Louis Farrakhan, controversial Black Muslim minister, said yesterday he will visit Libya in defiance of President Reagan's ban on travel to that country.
"I personally plan to travel to Libya at some time during the year," Farrakhan said during a news conference at the National Press Club. He added that he would challenge the constitutionality of the restrictions Reagan has placed on travel and work by Americans in Libya.
Reagan imposed the economic sanctions and travel restrictions after the Dec. 27 airport attacks in Rome and Vienna, accusing Libya of supporting the Palestinian gunmen who threw grenades and sprayed submachine gunfire into crowds, killing 20.
"Libya is a base, not for terrorist activities, but Libya is a base for the support of all those who fight against tyranny and oppression in the world," Farrakhan said yesterday.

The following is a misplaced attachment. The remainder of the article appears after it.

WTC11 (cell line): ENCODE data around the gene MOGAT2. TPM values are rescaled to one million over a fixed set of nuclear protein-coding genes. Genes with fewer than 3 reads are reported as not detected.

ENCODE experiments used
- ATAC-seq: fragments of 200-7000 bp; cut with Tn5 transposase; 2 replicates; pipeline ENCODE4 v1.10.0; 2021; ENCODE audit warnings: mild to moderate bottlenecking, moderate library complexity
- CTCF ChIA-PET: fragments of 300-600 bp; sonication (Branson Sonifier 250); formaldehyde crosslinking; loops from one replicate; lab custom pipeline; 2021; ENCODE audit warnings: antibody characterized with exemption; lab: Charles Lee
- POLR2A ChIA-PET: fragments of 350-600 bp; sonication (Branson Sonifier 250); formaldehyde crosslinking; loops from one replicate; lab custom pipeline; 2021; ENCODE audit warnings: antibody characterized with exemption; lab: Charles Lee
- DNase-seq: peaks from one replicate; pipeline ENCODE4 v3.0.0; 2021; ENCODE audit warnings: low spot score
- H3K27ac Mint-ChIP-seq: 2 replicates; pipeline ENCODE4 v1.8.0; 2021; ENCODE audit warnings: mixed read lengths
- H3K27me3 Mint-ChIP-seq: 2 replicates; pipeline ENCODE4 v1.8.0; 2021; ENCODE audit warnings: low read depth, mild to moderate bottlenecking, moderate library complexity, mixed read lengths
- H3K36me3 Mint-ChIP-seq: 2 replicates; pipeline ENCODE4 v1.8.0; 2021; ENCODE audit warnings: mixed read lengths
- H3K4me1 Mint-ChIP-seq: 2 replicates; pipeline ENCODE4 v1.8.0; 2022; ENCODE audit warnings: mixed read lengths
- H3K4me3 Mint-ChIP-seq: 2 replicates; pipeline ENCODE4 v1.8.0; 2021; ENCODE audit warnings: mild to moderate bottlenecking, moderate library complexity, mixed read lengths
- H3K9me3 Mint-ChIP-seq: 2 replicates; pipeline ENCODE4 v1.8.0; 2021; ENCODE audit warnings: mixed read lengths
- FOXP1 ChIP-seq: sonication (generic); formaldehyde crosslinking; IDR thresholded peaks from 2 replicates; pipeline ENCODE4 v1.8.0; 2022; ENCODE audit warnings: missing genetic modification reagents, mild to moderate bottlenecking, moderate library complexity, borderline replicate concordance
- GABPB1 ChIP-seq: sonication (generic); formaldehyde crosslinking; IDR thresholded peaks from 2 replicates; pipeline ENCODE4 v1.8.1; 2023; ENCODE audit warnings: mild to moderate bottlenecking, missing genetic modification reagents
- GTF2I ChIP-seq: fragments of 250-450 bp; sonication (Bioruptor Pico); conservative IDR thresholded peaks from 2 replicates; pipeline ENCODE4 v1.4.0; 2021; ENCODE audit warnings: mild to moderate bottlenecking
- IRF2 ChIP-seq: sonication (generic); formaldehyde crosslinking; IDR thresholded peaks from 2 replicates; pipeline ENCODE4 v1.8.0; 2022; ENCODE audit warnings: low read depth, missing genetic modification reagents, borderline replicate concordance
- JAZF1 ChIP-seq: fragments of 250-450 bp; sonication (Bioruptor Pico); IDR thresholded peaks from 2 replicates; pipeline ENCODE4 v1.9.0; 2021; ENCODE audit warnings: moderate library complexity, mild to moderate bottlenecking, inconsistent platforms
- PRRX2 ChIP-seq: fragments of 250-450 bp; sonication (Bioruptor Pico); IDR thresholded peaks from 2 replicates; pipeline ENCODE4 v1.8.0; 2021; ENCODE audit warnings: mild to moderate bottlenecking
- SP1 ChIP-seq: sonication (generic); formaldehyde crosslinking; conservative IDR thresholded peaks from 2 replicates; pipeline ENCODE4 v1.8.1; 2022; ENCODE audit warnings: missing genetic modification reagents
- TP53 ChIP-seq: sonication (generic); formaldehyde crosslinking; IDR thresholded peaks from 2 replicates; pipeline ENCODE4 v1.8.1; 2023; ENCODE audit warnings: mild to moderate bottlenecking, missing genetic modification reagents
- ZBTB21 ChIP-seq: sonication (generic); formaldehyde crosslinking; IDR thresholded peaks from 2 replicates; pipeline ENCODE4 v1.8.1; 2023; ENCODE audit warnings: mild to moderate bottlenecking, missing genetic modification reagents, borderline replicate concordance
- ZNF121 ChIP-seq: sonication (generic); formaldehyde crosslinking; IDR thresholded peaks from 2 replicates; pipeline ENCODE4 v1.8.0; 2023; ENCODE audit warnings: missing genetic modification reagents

Farrakhan charged that Reagan is trying to provoke a war with Libya by recently sending two U.S. aircraft carriers back to waters off Libya and said he would tell black servicemen "not to fire a shot."
Farrakhan received a $5 million, interest-free loan from Libya during a trip last year that he said he would use to market personal care products for blacks.
"If it is against the law for me to pay back the loan that we borrowed from Libya, I will have to take my chances," he said.